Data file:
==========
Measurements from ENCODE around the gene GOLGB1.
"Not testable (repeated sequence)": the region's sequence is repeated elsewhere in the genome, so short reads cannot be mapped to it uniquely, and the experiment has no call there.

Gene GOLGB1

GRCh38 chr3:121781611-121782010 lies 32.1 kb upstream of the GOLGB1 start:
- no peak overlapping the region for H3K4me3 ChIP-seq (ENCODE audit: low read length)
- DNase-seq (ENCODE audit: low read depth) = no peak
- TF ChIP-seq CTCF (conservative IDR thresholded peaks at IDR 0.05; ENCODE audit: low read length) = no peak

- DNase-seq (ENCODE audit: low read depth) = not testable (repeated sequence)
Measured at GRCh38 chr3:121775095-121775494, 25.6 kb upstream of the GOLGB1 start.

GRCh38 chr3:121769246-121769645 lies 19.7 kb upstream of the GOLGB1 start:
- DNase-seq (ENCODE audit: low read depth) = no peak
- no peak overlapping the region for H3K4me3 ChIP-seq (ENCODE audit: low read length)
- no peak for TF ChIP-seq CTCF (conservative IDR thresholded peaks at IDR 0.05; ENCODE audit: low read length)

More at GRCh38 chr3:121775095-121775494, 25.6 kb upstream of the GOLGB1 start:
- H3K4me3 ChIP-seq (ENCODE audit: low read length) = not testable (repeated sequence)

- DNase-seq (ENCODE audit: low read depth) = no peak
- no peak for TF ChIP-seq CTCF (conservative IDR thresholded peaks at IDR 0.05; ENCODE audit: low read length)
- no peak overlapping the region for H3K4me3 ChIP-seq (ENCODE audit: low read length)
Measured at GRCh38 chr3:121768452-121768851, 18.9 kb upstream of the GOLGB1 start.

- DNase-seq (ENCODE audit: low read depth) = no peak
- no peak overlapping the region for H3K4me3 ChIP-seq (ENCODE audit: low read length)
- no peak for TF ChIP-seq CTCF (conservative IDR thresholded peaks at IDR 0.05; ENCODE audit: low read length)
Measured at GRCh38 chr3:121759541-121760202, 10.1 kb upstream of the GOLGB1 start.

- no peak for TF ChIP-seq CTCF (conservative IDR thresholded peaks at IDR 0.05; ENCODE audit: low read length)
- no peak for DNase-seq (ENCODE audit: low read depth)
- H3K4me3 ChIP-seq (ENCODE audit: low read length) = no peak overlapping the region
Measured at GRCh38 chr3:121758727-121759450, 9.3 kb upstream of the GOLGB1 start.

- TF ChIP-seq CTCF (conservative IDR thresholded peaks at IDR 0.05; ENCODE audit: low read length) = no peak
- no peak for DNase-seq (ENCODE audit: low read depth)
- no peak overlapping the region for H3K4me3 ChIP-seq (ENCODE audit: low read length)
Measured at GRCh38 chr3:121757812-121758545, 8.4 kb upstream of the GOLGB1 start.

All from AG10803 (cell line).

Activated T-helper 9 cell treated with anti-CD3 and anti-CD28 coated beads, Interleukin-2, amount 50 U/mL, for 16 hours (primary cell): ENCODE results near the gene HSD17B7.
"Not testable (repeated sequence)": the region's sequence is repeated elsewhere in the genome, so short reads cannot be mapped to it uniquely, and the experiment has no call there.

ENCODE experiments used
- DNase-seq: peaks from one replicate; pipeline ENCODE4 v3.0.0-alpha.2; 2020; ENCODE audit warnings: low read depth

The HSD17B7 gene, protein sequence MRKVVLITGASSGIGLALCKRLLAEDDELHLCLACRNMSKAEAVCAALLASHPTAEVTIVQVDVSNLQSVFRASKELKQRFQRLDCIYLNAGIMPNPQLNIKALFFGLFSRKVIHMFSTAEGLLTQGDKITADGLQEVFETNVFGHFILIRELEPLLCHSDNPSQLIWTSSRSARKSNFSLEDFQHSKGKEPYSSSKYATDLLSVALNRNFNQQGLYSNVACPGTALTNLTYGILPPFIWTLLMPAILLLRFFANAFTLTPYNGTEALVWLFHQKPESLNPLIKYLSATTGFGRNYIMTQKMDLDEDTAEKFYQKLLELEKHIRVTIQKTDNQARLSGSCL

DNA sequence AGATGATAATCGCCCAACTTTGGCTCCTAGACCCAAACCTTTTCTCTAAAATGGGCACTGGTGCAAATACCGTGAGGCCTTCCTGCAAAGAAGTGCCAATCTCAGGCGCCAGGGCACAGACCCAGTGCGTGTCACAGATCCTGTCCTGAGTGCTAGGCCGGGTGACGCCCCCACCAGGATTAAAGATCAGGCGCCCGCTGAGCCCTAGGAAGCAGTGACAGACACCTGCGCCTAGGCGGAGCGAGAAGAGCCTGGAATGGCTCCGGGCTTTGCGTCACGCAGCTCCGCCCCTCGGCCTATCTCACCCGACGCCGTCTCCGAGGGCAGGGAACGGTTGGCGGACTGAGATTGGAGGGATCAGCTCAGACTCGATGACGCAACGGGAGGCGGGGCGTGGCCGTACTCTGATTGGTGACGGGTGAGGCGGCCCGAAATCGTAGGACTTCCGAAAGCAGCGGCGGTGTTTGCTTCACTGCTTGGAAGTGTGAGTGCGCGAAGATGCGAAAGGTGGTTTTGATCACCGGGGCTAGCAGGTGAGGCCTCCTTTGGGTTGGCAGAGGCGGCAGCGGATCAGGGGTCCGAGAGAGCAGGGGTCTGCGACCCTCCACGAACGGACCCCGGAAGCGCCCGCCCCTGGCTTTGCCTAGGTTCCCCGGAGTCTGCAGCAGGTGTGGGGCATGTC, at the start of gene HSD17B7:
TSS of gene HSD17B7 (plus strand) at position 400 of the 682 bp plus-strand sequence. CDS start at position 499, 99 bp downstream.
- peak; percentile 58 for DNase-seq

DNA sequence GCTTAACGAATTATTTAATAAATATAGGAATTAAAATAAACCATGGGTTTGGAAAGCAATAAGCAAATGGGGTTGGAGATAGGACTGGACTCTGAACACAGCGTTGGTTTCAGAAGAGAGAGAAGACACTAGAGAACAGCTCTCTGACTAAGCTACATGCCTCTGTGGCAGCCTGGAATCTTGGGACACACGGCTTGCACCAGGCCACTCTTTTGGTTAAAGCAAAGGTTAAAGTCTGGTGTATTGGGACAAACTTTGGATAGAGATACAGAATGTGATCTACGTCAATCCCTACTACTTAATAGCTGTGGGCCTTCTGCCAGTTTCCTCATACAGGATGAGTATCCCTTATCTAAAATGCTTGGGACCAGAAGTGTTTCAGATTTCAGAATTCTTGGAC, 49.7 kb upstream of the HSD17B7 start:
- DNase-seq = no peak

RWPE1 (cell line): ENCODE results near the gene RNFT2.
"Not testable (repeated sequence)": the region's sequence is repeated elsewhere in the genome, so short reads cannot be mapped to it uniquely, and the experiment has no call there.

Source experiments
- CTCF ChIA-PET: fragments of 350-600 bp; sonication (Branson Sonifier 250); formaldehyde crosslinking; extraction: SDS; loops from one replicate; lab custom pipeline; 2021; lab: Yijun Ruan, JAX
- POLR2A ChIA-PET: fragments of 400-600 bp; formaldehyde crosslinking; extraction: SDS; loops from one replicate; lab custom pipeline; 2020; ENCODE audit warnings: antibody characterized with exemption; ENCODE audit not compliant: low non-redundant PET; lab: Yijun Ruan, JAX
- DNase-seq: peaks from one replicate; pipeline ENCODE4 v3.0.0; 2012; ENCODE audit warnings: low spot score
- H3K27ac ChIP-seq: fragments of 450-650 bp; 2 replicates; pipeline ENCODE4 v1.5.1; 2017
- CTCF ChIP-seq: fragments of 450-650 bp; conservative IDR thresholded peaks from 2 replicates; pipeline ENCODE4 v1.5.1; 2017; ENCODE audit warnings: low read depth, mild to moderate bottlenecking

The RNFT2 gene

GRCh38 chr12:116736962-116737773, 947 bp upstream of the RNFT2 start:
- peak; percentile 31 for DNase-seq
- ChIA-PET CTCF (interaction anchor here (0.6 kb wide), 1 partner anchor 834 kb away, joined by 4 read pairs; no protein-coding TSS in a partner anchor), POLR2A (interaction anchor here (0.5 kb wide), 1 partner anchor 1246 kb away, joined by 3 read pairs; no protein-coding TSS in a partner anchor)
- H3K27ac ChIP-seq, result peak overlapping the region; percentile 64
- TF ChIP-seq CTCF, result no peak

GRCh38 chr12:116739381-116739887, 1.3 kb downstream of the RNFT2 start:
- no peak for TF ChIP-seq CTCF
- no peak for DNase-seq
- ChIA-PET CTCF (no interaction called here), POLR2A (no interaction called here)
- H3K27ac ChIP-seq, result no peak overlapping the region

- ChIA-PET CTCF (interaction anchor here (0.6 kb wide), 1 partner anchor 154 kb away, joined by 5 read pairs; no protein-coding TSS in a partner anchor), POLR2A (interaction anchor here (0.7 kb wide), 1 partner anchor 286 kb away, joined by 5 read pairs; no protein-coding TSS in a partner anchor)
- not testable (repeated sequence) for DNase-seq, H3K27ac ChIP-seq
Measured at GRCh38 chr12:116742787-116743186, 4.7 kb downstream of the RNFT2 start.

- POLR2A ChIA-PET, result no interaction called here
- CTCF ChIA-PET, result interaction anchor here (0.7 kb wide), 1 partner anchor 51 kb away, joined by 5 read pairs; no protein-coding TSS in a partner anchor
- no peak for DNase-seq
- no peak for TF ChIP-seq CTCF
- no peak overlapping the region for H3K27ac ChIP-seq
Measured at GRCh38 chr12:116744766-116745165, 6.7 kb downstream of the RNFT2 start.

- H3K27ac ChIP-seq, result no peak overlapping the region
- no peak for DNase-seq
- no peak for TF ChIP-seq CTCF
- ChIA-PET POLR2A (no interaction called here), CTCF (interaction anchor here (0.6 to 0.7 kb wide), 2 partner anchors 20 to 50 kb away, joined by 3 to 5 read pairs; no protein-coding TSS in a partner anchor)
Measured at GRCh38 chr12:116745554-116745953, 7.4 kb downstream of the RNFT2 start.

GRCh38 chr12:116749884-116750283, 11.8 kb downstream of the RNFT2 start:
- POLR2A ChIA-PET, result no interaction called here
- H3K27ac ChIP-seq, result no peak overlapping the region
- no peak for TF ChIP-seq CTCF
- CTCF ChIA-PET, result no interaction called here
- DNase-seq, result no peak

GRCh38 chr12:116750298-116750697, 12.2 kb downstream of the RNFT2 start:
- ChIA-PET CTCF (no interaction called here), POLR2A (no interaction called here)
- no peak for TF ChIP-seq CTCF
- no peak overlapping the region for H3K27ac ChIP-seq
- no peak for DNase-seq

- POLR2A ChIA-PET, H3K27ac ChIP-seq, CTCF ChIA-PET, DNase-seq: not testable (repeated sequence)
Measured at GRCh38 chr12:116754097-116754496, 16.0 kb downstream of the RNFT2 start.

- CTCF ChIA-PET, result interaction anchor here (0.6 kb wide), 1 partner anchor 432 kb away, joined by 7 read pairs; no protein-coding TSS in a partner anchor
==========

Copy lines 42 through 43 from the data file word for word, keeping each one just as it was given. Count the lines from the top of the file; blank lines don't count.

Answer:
- DNase-seq = no peak

RWPE1 (cell line): ENCODE results near the gene RNFT2.